Waterboarding in the Press - 106 Years Ago

The current debate over the use of waterboarding seems new and fresh and relevant. But if working on a digital archive of historical newspapers has taught me anything, it’s that we’ve pretty much already done everything.

I’d never thought to search for waterboarding in Chronicling America, but the post on boingboing this morning led me to do a search for water cure, with some fascinating results.

1902 WaterboardingIt turns out that practice was just as fraught with controversy then as it was now. It prompted a Congressional investigation, and the court-martial of a general (although he was acquitted).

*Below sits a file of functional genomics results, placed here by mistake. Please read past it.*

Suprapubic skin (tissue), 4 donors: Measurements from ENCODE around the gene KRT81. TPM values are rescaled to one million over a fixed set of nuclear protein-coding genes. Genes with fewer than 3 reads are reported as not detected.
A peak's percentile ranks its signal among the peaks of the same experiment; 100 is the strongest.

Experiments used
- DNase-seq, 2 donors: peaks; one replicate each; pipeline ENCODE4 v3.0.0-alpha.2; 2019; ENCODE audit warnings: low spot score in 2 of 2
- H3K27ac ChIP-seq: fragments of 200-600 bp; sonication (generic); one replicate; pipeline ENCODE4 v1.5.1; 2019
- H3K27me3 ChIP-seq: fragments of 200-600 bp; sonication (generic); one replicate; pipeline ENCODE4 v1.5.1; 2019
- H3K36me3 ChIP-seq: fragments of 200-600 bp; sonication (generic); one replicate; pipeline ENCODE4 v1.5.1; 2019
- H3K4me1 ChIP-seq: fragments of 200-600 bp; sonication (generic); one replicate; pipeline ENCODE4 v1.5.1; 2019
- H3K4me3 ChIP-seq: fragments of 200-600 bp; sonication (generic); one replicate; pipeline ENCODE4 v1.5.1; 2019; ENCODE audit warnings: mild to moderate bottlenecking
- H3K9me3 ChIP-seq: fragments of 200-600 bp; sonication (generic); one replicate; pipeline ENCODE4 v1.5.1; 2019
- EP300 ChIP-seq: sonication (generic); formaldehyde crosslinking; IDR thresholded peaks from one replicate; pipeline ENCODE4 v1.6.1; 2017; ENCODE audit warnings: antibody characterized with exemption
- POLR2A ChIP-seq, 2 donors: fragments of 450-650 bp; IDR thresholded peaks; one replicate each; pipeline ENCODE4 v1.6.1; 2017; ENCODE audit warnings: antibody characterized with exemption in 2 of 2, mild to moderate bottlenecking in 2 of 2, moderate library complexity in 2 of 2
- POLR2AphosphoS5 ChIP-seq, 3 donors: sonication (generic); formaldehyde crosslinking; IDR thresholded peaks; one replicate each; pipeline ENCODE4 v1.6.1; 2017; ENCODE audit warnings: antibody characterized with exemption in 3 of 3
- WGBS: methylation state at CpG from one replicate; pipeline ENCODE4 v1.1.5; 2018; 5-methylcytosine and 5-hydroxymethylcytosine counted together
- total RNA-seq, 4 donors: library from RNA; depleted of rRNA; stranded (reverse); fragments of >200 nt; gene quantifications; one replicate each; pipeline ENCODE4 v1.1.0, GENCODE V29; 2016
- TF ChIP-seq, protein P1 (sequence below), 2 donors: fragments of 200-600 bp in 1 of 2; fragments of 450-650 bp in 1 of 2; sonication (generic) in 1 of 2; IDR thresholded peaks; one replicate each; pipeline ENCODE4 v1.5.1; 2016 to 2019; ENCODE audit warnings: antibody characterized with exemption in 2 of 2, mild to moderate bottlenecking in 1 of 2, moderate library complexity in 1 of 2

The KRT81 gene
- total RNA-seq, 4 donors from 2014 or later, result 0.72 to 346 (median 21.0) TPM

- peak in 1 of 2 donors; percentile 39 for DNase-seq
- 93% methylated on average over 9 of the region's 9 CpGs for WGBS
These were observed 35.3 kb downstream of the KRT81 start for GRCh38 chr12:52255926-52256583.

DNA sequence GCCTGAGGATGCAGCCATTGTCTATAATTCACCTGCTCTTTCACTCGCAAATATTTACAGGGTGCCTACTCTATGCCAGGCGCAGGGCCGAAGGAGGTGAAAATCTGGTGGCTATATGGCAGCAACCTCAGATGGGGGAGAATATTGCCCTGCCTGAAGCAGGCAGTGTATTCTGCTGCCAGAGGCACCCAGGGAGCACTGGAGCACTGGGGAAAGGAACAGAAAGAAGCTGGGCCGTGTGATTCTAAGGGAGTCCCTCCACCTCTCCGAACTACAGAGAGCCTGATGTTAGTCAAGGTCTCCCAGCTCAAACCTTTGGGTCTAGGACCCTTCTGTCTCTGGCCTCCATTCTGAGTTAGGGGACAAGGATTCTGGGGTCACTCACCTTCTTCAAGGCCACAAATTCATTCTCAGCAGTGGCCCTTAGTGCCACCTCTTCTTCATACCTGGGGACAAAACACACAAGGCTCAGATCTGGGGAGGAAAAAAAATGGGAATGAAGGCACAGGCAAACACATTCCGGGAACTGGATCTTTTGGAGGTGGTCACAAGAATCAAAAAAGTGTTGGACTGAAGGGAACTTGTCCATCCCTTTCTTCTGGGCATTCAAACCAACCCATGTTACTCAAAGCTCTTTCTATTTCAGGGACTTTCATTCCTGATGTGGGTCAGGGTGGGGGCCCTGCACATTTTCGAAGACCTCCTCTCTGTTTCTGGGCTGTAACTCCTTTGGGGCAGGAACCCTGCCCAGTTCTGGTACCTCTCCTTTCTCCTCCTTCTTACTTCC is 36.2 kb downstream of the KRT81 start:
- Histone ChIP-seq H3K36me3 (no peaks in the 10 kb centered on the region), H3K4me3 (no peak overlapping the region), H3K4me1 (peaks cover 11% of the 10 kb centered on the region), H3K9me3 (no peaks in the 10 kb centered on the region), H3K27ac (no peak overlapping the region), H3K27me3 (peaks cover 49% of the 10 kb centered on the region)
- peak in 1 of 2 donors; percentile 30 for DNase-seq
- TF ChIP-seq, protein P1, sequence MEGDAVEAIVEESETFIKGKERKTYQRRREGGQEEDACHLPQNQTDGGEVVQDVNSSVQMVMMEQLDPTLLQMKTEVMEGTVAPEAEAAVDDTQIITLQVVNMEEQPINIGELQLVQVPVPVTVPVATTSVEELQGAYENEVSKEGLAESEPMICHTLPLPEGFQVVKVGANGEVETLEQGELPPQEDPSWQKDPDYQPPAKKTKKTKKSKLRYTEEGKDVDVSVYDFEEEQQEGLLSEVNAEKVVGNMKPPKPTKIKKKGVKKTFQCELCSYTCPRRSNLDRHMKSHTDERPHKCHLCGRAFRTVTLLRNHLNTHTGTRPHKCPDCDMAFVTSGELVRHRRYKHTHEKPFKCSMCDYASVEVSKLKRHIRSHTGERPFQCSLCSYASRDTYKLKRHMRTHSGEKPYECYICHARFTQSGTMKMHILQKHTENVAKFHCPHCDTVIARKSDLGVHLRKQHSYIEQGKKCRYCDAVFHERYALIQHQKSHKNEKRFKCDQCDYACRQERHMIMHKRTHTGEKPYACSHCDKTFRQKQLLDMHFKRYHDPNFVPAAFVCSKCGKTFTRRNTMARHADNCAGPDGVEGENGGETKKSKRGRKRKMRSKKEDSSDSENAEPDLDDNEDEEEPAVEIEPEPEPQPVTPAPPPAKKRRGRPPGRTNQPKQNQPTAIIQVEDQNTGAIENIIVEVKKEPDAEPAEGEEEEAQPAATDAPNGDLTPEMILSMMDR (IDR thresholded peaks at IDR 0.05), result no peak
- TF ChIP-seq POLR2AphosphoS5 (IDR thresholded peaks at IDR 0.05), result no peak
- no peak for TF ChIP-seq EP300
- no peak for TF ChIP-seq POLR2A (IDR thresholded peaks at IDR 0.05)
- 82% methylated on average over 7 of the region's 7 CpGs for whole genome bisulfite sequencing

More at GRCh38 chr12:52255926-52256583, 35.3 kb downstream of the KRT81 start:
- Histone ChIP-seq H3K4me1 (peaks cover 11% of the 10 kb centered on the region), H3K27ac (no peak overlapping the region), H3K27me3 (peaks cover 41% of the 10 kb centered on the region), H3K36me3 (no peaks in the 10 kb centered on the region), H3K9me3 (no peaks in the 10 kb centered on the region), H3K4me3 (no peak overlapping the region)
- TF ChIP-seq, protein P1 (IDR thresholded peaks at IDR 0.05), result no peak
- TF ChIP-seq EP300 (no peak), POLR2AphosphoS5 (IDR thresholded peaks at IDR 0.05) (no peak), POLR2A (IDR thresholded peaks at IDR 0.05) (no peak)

It was even used as a discipline tool in a Kansas mental hospital! The article states that the torture was used on patients who failed to follow the orders of the institution’s head, Miss Houston, who administered the punishment herself. The practice ceased when Miss Houston was replaced as head of the hospital by the ostensibly more gentle Miss Gower. She merely had the problem patients “strapped to a bench and whipped.”